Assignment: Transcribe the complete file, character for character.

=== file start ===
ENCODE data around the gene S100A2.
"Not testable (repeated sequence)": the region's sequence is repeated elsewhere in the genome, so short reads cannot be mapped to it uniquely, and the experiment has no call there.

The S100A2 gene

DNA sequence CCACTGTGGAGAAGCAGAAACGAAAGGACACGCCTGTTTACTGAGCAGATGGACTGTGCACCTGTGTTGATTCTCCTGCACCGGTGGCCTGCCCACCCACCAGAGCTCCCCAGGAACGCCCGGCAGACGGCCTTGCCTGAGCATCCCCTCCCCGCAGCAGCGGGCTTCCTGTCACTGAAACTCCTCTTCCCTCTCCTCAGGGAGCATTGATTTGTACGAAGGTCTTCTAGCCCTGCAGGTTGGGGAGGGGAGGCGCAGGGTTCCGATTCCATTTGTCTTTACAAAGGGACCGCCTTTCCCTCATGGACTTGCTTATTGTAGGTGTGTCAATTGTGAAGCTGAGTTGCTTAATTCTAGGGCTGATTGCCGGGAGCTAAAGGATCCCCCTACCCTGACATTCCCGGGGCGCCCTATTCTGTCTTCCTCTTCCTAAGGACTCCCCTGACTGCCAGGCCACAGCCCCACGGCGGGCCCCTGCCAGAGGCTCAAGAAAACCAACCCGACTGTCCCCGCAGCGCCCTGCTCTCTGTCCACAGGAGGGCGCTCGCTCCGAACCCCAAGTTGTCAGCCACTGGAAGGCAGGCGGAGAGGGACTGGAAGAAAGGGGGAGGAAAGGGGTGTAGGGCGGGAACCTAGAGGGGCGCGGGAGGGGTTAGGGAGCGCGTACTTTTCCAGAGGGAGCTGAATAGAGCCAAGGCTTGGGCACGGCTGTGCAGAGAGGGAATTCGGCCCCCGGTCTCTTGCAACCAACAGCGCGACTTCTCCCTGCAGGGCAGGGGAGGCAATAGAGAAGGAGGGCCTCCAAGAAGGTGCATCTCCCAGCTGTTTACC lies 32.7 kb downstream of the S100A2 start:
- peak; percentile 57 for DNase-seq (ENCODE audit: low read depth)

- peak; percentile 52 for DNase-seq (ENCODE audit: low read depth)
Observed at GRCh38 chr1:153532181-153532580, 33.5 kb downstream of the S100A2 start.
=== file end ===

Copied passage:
ENCODE data around the gene S100A2.
"Not testable (repeated sequence)": the region's sequence is repeated elsewhere in the genome, so short reads cannot be mapped to it uniquely, and the experiment has no call there.

The S100A2 gene

DNA sequence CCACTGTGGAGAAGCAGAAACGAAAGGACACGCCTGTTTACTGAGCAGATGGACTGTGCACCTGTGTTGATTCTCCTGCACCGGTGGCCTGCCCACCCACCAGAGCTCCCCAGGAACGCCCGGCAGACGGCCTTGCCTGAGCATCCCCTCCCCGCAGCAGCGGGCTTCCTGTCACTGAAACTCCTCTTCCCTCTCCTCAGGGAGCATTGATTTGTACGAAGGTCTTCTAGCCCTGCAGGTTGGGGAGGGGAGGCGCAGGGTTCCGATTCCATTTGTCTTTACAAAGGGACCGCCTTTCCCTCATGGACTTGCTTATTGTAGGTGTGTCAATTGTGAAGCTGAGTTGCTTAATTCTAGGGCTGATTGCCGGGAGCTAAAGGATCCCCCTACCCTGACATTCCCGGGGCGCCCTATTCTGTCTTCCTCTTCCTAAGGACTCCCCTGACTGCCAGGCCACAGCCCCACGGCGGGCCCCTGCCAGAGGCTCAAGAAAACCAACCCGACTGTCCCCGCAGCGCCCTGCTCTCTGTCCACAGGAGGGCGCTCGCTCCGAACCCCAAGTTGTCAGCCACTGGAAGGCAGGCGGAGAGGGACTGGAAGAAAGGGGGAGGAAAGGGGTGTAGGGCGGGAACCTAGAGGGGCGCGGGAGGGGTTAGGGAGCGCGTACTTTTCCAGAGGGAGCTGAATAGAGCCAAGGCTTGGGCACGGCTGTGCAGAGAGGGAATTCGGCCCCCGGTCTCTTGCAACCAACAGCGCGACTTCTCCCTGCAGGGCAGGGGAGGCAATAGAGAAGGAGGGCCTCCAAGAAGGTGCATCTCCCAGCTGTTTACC lies 32.7 kb downstream of the S100A2 start:
- peak; percentile 57 for DNase-seq (ENCODE audit: low read depth)

- peak; percentile 52 for DNase-seq (ENCODE audit: low read depth)
Observed at GRCh38 chr1:153532181-153532580, 33.5 kb downstream of the S100A2 start.